A Brief History of Forex or FX
The Breton Woods Agreement was initiated in 1944 in an effort to keep cash from draining out of war-ravaged
Europe. Currency values were pegged to the US dollar, which was then pegged to the price of gold.
The modern era of foreign exchange first emerged in 1971 with the collapse of the Bretton Woods Agreement. The US
dollar was no longer convertible into gold, signaling an increase in currency market volatility and trading
The collapse in 1973 of the subsequent Smithsonian and European Joint Float agreements signaled the true beginning
of the free-floating currency exchange system that drives the markets today. Starting in the 1980's, computer
technology extended the reach of the exchange marketplace.
Today, the values of the major world currencies are independent of each other, with intervention available to the
states only through the central banking system.
The foreign exchange (forex or FX) market exists wherever one currency is traded for another. It is the largest and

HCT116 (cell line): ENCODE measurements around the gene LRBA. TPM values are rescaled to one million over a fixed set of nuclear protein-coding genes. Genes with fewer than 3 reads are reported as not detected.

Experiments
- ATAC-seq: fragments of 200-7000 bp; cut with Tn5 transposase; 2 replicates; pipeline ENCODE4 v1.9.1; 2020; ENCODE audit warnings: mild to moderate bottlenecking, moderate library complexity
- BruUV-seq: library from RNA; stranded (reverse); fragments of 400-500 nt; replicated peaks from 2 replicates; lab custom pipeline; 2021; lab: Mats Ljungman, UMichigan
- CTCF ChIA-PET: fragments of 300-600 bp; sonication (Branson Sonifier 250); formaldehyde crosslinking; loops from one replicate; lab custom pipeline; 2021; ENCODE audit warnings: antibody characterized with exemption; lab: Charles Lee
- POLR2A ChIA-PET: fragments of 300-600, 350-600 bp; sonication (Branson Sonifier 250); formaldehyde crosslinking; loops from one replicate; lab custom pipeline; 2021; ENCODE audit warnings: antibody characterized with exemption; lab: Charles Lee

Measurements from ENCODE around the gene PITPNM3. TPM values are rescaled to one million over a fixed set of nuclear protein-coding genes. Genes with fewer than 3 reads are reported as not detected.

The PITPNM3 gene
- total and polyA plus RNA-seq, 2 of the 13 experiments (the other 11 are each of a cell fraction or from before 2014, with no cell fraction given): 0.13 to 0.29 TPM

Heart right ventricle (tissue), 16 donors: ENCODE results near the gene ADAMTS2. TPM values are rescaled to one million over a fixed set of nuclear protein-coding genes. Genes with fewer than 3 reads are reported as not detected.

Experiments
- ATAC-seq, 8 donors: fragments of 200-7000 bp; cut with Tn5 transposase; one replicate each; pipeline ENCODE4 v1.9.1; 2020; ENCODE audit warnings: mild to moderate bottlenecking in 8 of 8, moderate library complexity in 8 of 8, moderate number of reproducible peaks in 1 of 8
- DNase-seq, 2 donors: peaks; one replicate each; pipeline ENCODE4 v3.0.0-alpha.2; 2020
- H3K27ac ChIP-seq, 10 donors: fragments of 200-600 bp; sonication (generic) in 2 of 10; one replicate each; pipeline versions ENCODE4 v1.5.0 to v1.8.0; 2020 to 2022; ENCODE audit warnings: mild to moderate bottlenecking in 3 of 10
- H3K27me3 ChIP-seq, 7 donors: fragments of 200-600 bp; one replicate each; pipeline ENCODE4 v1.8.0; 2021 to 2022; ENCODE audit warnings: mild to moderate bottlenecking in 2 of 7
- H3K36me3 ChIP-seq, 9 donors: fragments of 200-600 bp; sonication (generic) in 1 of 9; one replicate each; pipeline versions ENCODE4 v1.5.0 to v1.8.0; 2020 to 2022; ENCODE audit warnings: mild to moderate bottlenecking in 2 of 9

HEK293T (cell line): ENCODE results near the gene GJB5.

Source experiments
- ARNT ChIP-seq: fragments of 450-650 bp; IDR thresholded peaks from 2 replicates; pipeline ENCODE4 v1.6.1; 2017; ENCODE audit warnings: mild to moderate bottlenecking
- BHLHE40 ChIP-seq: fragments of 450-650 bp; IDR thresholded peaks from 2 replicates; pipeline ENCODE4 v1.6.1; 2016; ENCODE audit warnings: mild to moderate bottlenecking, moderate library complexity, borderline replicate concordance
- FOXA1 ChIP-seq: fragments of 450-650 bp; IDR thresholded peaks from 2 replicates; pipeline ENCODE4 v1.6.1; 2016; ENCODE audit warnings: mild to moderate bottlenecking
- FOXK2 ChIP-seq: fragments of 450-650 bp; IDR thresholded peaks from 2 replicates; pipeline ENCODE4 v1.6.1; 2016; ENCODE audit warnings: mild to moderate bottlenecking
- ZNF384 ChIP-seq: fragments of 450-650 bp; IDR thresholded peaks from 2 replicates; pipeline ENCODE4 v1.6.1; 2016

most liquid financial market in the world, and includes trading between large banks, central banks, currency
speculators, multinational corporations, governments, and other financial markets and institutions. The average daily
trade in the global forex and related markets is continously growing and was last reported to be over US$ 4 trillion in
April 2007 by the Bank for International Settlement; it is more than three times the aggregate amount of the US
equity and treasury markets combined.
The forex market has no physical location and no central exchange. It operates through a global network of banks,
corporations and individuals trading one currency for another. The lack of a physical exchange enables the forex
market to operate on a 24-hour basis, spanning from one zone to another in all the major financial centers.